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Pitchbook Writing

Contact us today about assistance with writing your offering documents.

We Create Pitchbooks

A large amount of both treasure and time is spent by companies on marketing programs and marketing collateral to promote the business. Similarly issuers and sellers spend a great deal looking to draft an appropriate pitchbook for their stock offering or private business sale. Quality investment collateral can mean the difference between success and failure regardless of whether or not you are running a private placement or a outright business sale. Skimping on the essential elements of an extensive pitchbook or Confidential Information Memorandum (CIM) for your intended offering can be a bit short sighted.

As a company seller or issuer, a CIM/pitchbook or “book” includes all the essential and extensive elements of a business offering, including information on historical financial, marketing and operational performance, expected metrics on future prospects and information on personnel and other important qualitative measurements. Often private businesses are approached by an unsolicited offering from a single potential buyer. In this case, buyer and seller will typically sign an NDA. If the business does not yet have the “for sale” sign out, it is unlikely the selling firm will have the appropriate CIM or pitchbook in place. We often suggest a more broad-based marketing of the offering, rather than going with the first unsolicited bid, but that is a discussion for another time.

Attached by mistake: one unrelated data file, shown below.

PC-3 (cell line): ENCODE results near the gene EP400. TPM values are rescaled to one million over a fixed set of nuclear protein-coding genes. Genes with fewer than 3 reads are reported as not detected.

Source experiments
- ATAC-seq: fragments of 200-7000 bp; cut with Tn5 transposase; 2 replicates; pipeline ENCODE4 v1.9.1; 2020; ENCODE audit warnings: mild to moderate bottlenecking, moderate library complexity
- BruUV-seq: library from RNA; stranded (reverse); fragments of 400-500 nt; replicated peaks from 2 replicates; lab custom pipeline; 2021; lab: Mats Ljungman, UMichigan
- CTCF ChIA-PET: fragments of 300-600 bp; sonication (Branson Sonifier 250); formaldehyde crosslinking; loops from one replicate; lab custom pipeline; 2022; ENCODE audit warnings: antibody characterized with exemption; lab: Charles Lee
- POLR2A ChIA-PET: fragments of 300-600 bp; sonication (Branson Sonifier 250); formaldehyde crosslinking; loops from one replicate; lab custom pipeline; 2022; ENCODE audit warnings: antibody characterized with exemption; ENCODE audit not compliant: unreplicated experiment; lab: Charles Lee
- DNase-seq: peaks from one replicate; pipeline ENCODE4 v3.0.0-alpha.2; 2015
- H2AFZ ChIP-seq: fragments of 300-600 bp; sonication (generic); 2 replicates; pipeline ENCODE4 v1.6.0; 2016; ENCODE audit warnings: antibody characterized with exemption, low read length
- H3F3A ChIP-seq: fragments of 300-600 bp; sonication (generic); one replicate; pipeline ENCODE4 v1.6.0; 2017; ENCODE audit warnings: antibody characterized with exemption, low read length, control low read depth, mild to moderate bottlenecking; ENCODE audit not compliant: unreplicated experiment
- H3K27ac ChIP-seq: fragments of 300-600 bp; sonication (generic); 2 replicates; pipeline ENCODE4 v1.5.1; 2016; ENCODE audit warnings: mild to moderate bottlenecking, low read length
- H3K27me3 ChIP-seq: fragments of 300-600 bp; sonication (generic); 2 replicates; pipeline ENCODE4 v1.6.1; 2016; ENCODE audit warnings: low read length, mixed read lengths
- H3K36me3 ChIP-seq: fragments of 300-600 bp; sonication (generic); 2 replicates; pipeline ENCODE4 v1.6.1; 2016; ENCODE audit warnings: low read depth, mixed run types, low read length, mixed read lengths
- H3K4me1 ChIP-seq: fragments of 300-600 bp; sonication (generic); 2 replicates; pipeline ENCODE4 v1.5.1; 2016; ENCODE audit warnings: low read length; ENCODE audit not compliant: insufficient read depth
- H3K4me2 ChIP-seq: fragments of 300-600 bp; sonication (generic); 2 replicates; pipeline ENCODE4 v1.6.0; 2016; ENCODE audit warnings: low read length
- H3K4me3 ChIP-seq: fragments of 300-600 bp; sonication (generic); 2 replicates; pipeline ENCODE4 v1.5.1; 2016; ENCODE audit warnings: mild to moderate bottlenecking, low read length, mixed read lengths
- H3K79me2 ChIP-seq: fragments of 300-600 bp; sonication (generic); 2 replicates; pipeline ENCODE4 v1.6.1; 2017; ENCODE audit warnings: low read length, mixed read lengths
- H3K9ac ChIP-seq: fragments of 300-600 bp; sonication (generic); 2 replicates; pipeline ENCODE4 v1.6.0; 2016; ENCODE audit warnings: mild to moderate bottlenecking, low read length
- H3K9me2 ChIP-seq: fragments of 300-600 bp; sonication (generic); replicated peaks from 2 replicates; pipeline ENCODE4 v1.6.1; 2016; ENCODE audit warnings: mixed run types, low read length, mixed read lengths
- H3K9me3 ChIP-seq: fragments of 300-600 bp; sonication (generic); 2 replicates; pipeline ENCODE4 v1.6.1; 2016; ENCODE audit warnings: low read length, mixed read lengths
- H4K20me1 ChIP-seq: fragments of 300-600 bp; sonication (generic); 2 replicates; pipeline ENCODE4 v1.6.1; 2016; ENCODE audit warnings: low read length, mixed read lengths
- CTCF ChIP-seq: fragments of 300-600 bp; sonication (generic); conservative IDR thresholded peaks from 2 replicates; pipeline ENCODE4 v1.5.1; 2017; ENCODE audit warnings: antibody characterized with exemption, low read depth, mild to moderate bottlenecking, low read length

Even if the company is approached by a single buyer, it is important to put the company in the best possible light when entertaining such a potential suitor. The book will provide all the necessary elements a buyer would want to see when looking to make a strategic investment in the company. Typical books include the following:

  • Executive Summary — A general executive summary includes a brief, but helpful overview of the business, its performance and its potential as a good investment.